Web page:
YoYo Chinese

Yang Yang is an excellent Chinese teacher with clear, informative videos for learners of all levels. Beginners will love her videos on the pinyin system and its pronunciation, while more advanced learners are sure to get a kick out of her street interviews with real local people. These videos force you to practice your listening on the first go, and then subtitles come in to help you out the second time around. You can also download the dialogues for further study.

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Why do foreigners learn Chinese? She poses this question to locals.

Learn Chinese Now

Ben is a great host on this channel, and his videos are made even better with native speaking guests. While you can learn a lot about Chinese language here, such as how to correctly use the four tones or common greetings, there are many other interesting topics covered. For example, you can watch a video about dumb Chinese tattoos. Chinese people laugh at these foreigners with bad tattoos, and you should too!

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Why does Justin Timberlake have “ice skating” tattooed on his body?

FluentU Chinese

We’ve already talked about this site specifically in a previous post, but the YouTube channel definitely deserves a mention on here as well. There are videos on just about any topic imaginable on here, and most of them are short and specific. Following this channel will help you primarily with your listening, as the videos aren’t very instructional. The lack of subtitles is a bit disappointing, but it’s understandable since they want you to sign up for the premium content. For learners of an intermediate to advanced level, this channel is good practice either way.

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How was your Spring Festival?

Peggy Teaches Chinese

For those interested in living in Taiwan, this is an excellent channel to follow. As she’s Taiwanese, Peggy uses traditional Chinese characters in her video. If you’re trying to learn simplified characters, don’t let this deter you from checking out her channel. She has tons of conversational videos in real-life settings that are much more useful than outdated textbooks. Take for example this video where she shows you how to order a drink and chat with your bartender:

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Chat your bartender up in Chinese.

Chinese Corner

These are the most professional videos you’ll find, as they were all produced by CCTV. You can watch a wide variety of series on here focused on Chinese language and culture, such as “Travel in Chinese” and “Growing Up in Chinese.” The former is hosted by perhaps the most famous Chinese speaking foreigner, Mark Roswell of Canada. Known by Chinese as 大山, he’s the 老外 every 老外 loves to hate, but you’ve got to hand it to him – his Chinese is amazing and he’s a huge celebrity here.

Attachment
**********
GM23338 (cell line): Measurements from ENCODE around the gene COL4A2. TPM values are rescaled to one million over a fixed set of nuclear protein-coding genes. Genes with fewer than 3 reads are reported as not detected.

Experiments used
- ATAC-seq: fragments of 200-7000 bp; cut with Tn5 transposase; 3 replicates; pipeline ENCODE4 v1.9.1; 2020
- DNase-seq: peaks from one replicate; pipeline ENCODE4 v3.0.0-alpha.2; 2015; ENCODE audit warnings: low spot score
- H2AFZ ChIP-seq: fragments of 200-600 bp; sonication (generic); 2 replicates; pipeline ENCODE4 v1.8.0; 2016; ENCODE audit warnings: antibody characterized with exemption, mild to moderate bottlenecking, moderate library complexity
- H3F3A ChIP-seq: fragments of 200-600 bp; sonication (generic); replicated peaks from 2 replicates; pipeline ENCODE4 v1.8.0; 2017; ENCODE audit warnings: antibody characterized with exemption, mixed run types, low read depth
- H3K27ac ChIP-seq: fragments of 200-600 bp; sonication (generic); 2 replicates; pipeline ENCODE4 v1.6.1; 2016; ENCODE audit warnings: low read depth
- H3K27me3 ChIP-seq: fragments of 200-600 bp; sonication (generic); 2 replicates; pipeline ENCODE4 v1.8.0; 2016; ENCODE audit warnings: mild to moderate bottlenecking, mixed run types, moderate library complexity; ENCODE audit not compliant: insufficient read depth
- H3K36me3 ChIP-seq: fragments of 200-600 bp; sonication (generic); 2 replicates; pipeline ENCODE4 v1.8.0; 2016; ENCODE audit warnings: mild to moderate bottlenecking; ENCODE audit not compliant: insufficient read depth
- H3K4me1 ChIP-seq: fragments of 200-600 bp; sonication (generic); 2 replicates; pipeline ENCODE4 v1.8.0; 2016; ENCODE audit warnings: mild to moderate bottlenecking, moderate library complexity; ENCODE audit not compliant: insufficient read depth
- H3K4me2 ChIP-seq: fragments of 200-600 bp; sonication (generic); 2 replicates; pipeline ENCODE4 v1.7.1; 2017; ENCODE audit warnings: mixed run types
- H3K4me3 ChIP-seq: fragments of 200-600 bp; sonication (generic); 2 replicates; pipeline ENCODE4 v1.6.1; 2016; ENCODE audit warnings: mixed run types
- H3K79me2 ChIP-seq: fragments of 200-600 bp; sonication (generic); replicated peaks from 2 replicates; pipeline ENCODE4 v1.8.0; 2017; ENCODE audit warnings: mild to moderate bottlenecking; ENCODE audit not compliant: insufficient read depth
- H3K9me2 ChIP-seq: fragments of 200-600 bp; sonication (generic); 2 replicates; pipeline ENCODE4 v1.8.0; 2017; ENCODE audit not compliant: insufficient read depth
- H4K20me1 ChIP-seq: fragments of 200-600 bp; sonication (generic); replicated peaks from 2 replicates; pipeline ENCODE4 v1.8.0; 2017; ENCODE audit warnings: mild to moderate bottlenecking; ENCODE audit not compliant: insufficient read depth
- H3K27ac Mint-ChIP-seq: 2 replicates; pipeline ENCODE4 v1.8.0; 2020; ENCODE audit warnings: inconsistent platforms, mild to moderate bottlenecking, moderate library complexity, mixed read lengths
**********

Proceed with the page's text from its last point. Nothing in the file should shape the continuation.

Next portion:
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Da Shan teaches you how to take a taxi in Chinese.

Learn Chinese with Emma

Emma keeps things interesting on her YouTube channel with a few different series. Travel with her to places like her hometown of Xi’an, listen to her read Chinese books out loud, learn how to sing Chinese songs, and of course pick up tons of useful vocabulary and grammar. Her new videos are always fresh and relevant, such as this one that teaches you how to talk about taking selfies in Chinese, a phenomenon that has absolutely taken off here:

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Don’t just take selfies; talk about them in Chinese!

Off the Great Wall

Check out this channel for their self-described “funny edu-taining videos” that go along with their silly name quite well. These guys are hilarious and their videos are worth a look for a few laughs. They also provide lots of insight into not only Chinese, but Asian culture as a whole. From fashion through the dynasties, to strange moon cake flavors, to this amazing short entitled “Signs You’re Turning into Your Asian Parents,” this channel is pure gold.

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Are you turning into your Asian parents?


There you have it, folks. Quit wasting your time looking at cat videos and start learning Chinese on YouTube.

Even LOL cats like learning Chinese on YouTube!

Even LOL cats like learning Chinese on YouTube!

One Day in Shenzhen (深圳的一天)

Posted on 21. Nov, 2014 by in Uncategorized

Shenzhen has grown from a cluster of fishing and farming villages to one of the biggest, busiest, and most important cities in China. See what you can do in this bustling metropolis with just one day. Wander around Shekou and get some tasty food, hit a massive market, check out the Splendid China theme park, and wind down with an awesome dinner.